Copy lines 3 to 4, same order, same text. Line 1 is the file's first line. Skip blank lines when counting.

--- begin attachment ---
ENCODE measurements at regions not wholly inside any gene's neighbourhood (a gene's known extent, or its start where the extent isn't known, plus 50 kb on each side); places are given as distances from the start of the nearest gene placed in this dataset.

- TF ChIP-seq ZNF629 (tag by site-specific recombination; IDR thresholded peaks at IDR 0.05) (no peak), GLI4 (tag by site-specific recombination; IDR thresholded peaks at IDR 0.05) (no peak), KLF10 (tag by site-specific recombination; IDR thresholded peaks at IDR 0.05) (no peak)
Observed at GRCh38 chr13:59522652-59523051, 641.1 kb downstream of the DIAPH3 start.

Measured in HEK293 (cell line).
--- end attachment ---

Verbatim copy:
Observed at GRCh38 chr13:59522652-59523051, 641.1 kb downstream of the DIAPH3 start.

Measured in HEK293 (cell line).